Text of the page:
The popular poet John Byrom was ringside, and wrote an account of the fight soon after the event. His account was published in the Spectator and The London Journal. Here is an extract.
The match started with a round of backsword fighting during which Figg- after breaking his own sword with a stroke, so brutal it would have 'discarded' Suttons head had it not been deflected. Figg soon found himself wounded in the side, an injury that he discarded with 'sullen disdain' and smart-mouthed banter with the crowd.
Figg rallied in the next round and after an exchange of blows with cudgels Sutton's knee was shattered which ended the bout and set the record straight for good this time.
Boxing and fencing were not the only entertainment on offer at Figgs amphitheatre. Dog fights and bear baiting were regular occurrences, one account taken from a newspaper at the time describes 'a pack of dogs being set upon a bull which was painted green and covered in large fireworks. The crowd had taken great delight as one of the dogs was said to explode! Women fighters were also very popular and drew huge crowds. Figg, now a part time promoter, acquired a top woman fighter to his stable, the formidable Mrs Stokes, who was known as the 'Invincible Championess.'
Figg, the ever evolving entrepreneur, did not make the mistake of some past and present boxing champions and knew that he couldn't go on fighting forever. And so as he got a little older he was seen less frequently in the ring and eventually decided on a teaching career. Clearly Figg must have made an impression on people, and not just with his fists, royalty and the great and the good could regularly be seen under his instruction in the manly art of self defence at his amphitheatre. A number of good fighters were persuaded to train at his amphitheatre as well, where he promptly took over their affairs. Jack Broughton was arguably the best fighter to come out of Figg's training camp.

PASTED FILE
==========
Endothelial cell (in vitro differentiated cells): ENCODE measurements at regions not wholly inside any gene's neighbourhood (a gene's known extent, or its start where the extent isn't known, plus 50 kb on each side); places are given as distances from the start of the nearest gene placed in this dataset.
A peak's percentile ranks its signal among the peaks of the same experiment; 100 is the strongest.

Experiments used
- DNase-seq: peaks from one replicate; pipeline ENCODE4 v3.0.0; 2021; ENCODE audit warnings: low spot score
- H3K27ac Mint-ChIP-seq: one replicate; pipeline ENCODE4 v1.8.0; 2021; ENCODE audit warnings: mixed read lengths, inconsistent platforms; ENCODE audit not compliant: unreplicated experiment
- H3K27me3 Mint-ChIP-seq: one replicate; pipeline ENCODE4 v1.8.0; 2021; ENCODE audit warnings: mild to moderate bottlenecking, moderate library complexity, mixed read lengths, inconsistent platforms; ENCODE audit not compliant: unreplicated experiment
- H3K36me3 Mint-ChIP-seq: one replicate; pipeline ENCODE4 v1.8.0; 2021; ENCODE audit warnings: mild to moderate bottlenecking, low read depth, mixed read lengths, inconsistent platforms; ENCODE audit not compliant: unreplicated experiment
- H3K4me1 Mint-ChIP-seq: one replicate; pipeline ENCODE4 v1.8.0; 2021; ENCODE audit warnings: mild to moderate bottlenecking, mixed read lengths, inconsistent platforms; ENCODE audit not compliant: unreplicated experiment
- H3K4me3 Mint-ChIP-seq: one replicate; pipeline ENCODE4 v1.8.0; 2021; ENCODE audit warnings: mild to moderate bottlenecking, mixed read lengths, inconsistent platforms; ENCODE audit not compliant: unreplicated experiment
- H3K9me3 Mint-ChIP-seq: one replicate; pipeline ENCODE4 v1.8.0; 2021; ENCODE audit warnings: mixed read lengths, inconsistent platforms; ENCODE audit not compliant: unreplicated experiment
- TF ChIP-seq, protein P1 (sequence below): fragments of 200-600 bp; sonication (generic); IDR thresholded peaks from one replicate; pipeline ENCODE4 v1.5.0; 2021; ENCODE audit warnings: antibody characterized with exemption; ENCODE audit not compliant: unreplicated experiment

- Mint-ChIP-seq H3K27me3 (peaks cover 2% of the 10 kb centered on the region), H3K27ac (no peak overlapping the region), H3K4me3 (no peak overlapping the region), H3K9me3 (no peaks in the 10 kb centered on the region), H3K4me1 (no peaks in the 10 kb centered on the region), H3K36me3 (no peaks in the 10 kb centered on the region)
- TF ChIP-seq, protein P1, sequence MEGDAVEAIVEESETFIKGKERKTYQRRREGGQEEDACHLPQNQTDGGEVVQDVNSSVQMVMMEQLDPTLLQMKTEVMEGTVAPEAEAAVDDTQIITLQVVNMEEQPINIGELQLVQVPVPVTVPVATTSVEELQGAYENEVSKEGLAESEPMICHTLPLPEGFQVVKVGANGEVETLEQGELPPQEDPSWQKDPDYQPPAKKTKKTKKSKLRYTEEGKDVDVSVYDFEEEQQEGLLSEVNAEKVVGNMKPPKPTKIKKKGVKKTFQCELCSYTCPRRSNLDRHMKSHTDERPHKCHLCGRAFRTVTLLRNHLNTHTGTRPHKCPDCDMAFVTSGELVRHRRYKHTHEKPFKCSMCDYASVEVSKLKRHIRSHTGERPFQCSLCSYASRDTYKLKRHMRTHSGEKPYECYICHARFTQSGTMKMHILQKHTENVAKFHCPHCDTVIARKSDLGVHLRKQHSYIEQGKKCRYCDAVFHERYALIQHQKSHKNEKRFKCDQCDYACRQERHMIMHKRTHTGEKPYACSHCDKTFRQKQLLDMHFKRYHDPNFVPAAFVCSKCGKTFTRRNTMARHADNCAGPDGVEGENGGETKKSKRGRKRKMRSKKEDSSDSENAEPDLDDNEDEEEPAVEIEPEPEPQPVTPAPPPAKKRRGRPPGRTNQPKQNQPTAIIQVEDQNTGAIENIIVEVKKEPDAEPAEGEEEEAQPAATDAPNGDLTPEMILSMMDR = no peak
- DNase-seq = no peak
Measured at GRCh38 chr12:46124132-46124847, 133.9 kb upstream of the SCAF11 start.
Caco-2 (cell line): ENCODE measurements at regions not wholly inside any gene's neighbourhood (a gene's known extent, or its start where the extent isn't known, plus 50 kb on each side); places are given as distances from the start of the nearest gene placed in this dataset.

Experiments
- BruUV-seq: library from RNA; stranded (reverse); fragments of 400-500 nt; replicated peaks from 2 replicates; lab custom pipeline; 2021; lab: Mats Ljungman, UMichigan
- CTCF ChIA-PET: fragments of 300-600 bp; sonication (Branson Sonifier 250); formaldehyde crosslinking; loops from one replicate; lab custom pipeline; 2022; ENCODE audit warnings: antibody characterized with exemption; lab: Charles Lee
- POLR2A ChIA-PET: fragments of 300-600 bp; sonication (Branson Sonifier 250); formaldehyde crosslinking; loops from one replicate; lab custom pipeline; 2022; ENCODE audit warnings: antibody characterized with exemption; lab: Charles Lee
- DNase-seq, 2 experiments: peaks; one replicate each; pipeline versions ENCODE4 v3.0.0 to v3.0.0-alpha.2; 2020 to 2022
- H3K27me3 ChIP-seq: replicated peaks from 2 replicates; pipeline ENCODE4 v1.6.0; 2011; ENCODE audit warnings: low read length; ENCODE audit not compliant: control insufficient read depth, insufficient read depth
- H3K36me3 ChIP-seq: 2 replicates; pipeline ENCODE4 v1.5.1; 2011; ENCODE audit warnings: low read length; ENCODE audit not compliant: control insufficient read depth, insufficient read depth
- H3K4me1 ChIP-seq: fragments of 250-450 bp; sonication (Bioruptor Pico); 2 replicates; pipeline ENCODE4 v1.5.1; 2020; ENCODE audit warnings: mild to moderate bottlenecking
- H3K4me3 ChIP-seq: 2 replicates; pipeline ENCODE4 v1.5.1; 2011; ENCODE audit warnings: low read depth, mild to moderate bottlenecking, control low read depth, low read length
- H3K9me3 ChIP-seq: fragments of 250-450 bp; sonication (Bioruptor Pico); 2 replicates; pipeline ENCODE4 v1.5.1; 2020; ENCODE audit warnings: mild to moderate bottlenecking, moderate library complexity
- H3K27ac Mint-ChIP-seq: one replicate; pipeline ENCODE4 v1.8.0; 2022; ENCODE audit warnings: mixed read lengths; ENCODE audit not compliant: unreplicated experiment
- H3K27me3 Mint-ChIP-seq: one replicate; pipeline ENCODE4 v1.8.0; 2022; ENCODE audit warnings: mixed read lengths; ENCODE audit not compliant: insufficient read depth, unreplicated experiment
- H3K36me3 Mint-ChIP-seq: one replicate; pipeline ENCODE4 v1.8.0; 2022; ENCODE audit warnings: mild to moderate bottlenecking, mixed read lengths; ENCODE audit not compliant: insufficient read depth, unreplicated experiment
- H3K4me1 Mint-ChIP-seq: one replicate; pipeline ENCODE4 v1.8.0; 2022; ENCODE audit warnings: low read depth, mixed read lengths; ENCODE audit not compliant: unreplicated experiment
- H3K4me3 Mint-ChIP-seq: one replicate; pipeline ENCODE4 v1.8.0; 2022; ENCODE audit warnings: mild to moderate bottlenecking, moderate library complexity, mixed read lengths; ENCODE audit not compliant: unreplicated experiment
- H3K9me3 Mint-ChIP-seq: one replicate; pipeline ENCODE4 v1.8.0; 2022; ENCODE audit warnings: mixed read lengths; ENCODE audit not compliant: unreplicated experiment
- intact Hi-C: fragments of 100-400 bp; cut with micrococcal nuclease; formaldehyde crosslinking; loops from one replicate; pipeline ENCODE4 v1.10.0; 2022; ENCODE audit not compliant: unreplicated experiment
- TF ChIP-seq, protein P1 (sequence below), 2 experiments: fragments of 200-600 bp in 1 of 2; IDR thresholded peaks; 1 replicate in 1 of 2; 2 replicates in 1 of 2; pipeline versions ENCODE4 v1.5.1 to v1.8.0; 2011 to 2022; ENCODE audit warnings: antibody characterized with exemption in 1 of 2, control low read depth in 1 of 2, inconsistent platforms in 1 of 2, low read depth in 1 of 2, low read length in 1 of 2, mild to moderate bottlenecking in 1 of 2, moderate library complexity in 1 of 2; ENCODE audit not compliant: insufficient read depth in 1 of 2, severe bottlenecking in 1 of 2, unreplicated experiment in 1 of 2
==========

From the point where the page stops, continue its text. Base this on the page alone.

So the hands that once smashed faces and bashed in skulls were now being used to count the takings instead. James Figg retired from the prize ring in 1730 and then relied on his stable of fighters to provide the pugilistic entertainment. He went on to train gentlemen and nobles in the manly art up until his death on 7th December 1734. He died at his home in London aged 50, leaving a wife and several children behind. James Figg was buried at the Old Parish Church of Saint Marylebone in London, the cemetery was bombed during the Second World War and most of it was demolished in 1949. However a small part of the cemetery was saved. A plaque on the wall of the little courtyard denotes some of the famous people that had been buried there, including one James Figg. He was inducted into the International Boxing Hall of Fame in 1992. A blue plaque was unveiled at The James Figg Pub (formerly The Greyhound Inn), in his honour at his home town of Thame.
Figg was boxing’s first heavyweight champion, and paved the way for others to follow. He was the first to really embrace the manly art and bring it out of obscurity and turn it into a business, in doing so he left the boxing world a legacy that is thriving to this day.